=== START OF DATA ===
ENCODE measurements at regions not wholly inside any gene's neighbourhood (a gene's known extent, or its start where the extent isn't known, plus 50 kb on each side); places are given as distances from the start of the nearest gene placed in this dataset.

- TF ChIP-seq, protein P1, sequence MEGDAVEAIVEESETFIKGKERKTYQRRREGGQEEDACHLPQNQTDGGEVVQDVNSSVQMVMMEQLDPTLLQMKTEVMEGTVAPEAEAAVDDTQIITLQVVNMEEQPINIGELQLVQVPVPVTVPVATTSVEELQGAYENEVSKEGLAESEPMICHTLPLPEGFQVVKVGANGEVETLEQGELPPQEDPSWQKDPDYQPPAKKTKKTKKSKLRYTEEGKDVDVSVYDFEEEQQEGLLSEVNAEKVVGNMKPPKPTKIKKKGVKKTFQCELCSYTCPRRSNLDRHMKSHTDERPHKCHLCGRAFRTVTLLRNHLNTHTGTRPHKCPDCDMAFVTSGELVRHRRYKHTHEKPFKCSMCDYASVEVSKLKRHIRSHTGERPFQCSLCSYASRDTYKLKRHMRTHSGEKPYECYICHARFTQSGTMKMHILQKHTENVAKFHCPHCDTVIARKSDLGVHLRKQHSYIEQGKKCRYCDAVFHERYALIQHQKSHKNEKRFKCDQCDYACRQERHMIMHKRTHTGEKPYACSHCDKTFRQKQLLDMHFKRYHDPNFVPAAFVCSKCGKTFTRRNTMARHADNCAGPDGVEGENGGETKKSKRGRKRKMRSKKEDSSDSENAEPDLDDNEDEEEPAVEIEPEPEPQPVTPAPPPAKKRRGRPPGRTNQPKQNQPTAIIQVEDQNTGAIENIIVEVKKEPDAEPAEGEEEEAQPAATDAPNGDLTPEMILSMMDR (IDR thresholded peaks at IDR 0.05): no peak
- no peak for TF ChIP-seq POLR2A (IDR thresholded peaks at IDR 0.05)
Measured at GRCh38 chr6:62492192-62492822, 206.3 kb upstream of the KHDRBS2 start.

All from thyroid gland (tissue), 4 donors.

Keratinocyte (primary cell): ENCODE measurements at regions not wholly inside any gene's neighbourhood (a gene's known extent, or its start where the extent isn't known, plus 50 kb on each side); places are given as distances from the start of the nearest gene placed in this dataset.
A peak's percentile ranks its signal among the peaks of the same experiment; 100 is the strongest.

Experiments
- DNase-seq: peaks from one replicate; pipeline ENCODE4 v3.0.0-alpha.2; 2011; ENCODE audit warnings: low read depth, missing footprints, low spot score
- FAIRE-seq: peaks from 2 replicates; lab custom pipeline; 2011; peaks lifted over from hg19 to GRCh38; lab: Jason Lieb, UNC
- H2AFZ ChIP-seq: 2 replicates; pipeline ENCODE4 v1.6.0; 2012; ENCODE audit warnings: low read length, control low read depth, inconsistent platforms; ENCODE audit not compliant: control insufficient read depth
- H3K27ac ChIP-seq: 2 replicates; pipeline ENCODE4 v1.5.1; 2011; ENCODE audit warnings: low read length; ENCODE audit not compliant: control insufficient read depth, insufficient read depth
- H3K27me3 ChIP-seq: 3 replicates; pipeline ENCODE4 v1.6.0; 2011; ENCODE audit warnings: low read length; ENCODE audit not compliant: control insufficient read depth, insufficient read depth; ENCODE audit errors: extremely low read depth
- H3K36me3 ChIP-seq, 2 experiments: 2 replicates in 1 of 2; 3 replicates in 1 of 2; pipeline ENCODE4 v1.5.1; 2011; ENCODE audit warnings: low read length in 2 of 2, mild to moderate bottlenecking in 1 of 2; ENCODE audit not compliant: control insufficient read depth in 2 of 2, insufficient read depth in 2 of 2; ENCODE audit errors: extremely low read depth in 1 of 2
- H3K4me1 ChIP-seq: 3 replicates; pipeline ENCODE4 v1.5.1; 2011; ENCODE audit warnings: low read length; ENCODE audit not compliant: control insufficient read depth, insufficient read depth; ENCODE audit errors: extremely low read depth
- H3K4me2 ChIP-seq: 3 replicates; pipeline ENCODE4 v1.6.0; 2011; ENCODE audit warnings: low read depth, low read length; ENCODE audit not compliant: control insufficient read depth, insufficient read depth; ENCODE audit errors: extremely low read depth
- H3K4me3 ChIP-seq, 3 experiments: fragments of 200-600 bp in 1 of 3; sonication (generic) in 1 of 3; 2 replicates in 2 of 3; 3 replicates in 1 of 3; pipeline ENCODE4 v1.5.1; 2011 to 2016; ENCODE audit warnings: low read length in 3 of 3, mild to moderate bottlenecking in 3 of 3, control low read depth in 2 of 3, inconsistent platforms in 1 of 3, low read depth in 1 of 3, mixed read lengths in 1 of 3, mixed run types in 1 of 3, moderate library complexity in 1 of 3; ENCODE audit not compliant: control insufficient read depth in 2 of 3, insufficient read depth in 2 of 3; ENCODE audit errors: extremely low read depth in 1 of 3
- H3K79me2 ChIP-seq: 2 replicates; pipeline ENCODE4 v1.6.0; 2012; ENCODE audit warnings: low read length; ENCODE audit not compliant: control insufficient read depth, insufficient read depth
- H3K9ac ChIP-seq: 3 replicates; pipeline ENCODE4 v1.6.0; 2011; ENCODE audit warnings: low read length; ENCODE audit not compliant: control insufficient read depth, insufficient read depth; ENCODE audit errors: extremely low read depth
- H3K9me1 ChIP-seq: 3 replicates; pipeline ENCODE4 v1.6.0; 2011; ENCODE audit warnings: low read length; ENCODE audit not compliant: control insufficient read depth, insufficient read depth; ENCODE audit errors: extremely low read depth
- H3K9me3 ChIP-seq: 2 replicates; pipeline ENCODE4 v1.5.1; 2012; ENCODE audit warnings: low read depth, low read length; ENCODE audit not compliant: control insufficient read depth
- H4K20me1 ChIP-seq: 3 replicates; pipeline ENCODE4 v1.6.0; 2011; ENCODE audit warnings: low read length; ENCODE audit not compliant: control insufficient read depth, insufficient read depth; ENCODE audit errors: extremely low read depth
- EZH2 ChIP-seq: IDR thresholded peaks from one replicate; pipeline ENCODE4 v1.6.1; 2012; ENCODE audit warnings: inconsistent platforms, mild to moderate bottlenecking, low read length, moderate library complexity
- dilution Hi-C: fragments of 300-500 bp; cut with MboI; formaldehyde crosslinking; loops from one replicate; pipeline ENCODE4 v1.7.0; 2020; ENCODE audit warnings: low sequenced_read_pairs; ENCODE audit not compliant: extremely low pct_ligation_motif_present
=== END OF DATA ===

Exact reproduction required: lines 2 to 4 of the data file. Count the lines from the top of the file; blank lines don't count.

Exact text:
- TF ChIP-seq, protein P1, sequence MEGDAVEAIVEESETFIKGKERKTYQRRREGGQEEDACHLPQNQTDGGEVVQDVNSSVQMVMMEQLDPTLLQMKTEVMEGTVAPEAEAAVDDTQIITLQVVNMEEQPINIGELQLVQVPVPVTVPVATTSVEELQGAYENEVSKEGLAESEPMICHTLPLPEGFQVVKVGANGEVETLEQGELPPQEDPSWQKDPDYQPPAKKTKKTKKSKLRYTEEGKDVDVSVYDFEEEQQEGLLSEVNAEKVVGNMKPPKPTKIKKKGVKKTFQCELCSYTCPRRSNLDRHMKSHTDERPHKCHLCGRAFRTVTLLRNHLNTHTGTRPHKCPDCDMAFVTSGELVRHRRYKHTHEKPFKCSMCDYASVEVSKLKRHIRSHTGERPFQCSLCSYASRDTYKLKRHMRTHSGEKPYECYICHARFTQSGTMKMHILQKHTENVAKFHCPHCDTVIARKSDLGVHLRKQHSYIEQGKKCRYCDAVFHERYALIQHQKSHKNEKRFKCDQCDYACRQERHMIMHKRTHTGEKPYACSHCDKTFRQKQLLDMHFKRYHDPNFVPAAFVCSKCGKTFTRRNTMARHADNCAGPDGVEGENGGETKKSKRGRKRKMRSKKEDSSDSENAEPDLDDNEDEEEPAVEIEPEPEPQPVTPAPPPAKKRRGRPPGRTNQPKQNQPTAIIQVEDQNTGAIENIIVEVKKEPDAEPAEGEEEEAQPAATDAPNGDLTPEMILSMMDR (IDR thresholded peaks at IDR 0.05): no peak
- no peak for TF ChIP-seq POLR2A (IDR thresholded peaks at IDR 0.05)
Measured at GRCh38 chr6:62492192-62492822, 206.3 kb upstream of the KHDRBS2 start.